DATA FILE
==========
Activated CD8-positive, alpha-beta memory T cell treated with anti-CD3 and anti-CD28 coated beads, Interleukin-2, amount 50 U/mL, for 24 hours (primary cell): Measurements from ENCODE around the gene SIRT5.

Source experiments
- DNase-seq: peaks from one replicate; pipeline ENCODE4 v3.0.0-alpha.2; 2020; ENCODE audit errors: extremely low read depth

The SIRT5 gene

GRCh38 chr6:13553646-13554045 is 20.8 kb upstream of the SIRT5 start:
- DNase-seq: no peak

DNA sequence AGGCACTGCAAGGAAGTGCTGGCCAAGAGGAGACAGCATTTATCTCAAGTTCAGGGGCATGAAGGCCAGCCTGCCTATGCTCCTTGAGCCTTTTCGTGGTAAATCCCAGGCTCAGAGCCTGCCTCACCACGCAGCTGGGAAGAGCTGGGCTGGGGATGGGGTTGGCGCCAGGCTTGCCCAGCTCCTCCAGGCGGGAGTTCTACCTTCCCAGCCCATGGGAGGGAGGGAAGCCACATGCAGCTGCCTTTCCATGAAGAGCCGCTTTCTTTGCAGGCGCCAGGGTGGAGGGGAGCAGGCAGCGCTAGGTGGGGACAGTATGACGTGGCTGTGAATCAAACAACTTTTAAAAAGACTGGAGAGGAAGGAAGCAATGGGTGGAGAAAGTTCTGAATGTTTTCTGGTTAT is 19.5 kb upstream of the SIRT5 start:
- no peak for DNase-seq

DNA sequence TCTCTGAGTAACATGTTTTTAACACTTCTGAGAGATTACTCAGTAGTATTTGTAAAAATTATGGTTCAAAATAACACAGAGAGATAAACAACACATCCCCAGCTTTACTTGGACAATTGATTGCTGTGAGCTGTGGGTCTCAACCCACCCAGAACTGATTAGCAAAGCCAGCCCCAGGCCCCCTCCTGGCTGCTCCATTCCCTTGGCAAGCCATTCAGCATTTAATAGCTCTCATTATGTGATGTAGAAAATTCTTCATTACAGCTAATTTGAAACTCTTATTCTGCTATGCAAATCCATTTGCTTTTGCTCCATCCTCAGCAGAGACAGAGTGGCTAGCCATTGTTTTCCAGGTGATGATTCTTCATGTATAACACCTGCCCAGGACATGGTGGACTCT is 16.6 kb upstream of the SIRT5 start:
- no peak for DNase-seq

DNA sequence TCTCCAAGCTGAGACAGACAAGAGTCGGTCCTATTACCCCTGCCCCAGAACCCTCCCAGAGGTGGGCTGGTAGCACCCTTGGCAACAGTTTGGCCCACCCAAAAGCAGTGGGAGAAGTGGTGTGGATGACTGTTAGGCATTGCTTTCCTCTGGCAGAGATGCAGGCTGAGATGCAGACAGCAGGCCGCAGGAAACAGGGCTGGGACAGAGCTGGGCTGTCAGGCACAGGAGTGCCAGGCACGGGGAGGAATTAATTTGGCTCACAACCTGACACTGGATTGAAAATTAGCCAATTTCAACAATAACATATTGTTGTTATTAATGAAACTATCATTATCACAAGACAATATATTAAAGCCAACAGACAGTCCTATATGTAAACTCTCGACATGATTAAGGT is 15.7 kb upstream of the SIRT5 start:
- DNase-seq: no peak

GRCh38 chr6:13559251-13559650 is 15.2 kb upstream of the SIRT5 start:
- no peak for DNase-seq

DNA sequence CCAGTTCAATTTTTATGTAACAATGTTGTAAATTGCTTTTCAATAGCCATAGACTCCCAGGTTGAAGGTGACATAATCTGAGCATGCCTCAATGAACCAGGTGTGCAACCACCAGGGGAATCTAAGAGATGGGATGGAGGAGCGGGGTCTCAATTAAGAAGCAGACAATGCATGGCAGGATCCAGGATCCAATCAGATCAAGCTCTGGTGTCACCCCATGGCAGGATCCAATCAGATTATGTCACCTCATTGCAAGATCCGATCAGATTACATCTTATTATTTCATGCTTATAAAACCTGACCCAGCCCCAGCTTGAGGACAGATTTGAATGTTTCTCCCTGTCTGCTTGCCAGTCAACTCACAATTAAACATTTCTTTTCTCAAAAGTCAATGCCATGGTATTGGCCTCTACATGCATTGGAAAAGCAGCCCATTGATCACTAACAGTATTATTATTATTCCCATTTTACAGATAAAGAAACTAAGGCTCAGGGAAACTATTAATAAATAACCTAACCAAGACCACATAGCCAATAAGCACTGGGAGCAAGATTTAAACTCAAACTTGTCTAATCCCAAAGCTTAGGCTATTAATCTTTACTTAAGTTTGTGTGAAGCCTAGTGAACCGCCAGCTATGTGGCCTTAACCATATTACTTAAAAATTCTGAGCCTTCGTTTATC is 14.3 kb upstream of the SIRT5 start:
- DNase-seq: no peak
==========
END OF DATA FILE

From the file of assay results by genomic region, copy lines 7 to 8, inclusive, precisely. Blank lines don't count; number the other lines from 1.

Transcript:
DNA sequence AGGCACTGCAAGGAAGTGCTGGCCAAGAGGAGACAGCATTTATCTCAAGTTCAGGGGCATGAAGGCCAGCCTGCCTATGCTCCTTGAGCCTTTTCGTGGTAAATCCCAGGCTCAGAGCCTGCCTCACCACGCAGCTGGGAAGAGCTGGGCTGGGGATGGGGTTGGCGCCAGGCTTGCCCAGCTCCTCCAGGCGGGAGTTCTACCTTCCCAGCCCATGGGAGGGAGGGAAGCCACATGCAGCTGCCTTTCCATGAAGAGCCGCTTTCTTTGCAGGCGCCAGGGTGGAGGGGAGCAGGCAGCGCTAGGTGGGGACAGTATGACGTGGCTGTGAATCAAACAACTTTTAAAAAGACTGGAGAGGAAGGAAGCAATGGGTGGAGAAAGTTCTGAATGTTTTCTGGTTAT is 19.5 kb upstream of the SIRT5 start:
- no peak for DNase-seq